We did a fun, very mysterious email blast for that. It was 20% of people who opened the email clicked through to the link. We put just full on Curious and all this mystery and stuff. Take a look. You had to like click into that and understand what it was. It was pretty fun. We doubled our ...

Brett:

... people up to I got to find out and ...

Kelsey:

Yeah.

Kelsey:

Doubled our subscriber base that single day. It was pretty cool.

Brett:

Wow. Let's transition and talk traffic just really quickly. What are some of the traffic wins you've had over the last year or so? What's working and what do you kind of excited about for the future?

Kelsey:

Physical traffic, we're stoked to be in Vegas because it's much lighter than traffic in San Francisco. We have leaned on ads to really drive traffic to our site, historically, since we started ... It's late 2019, it's historic now. But the real game changers have been organic stuff that's happened. Jason Derulo posted a TikTok with us.

Kelsey:

For seven days in a row, we had 25,000 in sales. It was just really got this crazy push. We were seeing it was all from search people leaving TikTok, Googling Doughp, finding us. It's really neat to see when you're feeding this funnel, how effective everything else works. It does take that push on organic stuff that takes place like that, which is awesome. I don't know how you found Doughp. But that's super cool.

Kelsey:

Chrissy Teigen just posted with Doughp yesterday, two days ago? Yeah. I think it was two. Those weeks have been a blur, on Tuesday. It's super cool to see what people are willing to do when they just see someone they love with it, they go out and search for it and do it. I mean, we had way better success with any of the organic stuff that's happened than honestly most of the paid influencer work we've done.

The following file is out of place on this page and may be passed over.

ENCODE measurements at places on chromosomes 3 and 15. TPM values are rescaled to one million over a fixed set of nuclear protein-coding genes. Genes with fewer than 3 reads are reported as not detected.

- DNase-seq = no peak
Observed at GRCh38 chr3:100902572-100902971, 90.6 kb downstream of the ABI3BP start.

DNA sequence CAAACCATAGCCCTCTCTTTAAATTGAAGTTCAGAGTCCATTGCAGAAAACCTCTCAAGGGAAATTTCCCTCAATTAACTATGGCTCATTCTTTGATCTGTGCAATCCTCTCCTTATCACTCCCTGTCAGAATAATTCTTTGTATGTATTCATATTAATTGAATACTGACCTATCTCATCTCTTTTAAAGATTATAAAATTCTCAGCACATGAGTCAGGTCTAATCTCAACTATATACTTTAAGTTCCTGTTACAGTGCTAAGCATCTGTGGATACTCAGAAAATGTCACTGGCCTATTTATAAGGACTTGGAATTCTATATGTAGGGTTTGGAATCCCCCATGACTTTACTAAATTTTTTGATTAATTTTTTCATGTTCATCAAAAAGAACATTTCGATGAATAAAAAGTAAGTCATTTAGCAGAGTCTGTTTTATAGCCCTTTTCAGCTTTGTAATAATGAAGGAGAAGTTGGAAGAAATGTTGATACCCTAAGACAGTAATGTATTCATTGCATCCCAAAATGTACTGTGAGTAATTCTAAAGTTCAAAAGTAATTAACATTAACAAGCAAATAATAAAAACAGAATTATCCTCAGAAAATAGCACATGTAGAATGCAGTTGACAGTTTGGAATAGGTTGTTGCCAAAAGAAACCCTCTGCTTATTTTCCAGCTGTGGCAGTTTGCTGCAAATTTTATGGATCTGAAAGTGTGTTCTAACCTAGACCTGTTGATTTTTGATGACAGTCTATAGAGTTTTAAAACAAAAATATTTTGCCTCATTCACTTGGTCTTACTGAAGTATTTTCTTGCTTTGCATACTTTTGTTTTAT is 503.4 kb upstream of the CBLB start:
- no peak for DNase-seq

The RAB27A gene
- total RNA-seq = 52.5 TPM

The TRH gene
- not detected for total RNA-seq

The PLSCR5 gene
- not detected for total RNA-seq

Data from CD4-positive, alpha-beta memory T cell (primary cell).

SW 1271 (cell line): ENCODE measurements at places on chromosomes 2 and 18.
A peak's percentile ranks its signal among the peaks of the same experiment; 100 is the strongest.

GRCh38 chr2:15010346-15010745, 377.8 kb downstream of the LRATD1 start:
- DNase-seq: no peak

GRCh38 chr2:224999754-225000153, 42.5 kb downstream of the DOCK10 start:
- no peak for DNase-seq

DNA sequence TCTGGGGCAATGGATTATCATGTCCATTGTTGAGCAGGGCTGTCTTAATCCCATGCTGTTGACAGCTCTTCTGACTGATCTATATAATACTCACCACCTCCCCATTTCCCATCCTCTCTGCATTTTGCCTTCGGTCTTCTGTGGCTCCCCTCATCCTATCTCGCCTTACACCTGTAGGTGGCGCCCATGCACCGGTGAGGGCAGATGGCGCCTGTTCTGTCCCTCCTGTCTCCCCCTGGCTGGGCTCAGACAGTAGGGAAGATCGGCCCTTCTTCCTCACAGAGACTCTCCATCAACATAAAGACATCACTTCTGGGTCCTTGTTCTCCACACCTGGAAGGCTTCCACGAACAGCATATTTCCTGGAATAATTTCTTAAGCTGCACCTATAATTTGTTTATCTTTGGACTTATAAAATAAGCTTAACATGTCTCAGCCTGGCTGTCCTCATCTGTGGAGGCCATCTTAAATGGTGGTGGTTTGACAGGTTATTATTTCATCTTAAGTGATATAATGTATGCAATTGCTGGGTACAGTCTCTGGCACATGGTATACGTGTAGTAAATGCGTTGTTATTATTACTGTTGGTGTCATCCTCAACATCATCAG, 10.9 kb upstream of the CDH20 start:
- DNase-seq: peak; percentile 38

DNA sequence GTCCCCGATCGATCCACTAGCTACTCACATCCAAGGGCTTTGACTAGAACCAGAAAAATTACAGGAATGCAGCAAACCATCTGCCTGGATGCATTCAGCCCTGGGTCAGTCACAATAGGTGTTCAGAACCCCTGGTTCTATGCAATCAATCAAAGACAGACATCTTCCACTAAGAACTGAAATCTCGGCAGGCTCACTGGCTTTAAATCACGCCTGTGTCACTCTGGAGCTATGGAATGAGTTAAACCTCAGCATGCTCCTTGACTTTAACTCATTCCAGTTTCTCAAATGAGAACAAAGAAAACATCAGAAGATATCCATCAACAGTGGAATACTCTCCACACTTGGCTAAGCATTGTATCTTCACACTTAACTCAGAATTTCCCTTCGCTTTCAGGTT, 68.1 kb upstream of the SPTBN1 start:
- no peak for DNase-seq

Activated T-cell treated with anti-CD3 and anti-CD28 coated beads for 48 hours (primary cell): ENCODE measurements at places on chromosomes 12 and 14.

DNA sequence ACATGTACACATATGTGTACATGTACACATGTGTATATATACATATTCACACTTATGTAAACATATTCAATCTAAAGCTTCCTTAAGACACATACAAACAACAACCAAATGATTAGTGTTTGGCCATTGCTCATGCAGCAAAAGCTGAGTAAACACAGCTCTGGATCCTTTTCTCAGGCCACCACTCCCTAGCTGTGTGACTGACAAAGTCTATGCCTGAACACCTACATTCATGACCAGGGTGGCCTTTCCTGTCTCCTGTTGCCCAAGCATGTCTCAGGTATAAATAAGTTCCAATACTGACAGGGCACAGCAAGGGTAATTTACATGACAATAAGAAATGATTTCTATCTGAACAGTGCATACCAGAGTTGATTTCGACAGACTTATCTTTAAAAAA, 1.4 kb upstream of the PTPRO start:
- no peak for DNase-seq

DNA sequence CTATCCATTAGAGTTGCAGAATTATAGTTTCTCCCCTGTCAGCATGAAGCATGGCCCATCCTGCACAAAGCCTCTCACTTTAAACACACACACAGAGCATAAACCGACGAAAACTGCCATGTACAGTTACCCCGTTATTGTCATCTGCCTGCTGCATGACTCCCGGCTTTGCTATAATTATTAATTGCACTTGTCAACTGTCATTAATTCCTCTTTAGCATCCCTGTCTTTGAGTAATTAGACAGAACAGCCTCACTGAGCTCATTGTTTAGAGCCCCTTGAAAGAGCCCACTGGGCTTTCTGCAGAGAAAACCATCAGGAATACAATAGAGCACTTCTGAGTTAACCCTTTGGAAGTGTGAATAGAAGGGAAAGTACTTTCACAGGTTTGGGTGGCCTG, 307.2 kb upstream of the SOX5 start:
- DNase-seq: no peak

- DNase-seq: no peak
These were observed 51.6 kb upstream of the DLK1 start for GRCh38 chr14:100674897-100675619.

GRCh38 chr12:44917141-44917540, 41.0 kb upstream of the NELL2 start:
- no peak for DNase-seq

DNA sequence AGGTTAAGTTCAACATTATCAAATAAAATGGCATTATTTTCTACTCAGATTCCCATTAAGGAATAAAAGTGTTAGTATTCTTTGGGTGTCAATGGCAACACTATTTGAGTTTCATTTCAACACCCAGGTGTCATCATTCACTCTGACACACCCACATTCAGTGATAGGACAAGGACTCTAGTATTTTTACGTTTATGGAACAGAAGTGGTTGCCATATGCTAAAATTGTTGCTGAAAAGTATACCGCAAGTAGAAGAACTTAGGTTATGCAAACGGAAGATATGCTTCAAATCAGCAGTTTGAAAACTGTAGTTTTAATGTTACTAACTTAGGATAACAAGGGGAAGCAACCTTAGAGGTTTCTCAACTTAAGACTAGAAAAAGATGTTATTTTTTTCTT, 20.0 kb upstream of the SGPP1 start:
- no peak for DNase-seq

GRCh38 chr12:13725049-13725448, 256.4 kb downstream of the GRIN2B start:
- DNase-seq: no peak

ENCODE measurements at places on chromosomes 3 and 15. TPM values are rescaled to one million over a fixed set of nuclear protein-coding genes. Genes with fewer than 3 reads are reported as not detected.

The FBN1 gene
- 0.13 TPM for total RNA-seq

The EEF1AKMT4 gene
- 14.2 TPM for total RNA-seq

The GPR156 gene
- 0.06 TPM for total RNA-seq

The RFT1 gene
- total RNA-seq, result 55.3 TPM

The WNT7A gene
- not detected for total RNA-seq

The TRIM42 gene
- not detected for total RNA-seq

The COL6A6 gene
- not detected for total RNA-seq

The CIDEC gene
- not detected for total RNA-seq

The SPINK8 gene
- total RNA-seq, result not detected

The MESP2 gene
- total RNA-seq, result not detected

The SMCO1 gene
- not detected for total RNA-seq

Kelsey:

We're pushing into a bit more with press this year. We just hired a PR agency. I think that's the best thing for us. The driving traffic to the site is getting really interesting things for people to talk about, where it's exciting and unique and gets more eyeballs on our site. Because then Google and Facebook, they can all work their magic, granted iOS 14 is trying to ruin our lives. But ...

Brett:

It is. It is.

Kelsey:

I said on LinkedIn the other day, I'm like, "Does anyone else feel like iOS 14 is our Y2K for eCommerce managers?"

Brett:

Kind of feeling like that. I mean, things are still going well here. Obviously, we're just a few ... At the time of recording, just a few days into the iOS 14.5 release. But things are going to probably get weird for a little while. We'll see what happens there. But yeah, a couple things there. I think your brand is perfect for influencer marketing. We don't do influencer marketing. It's not my area of expertise.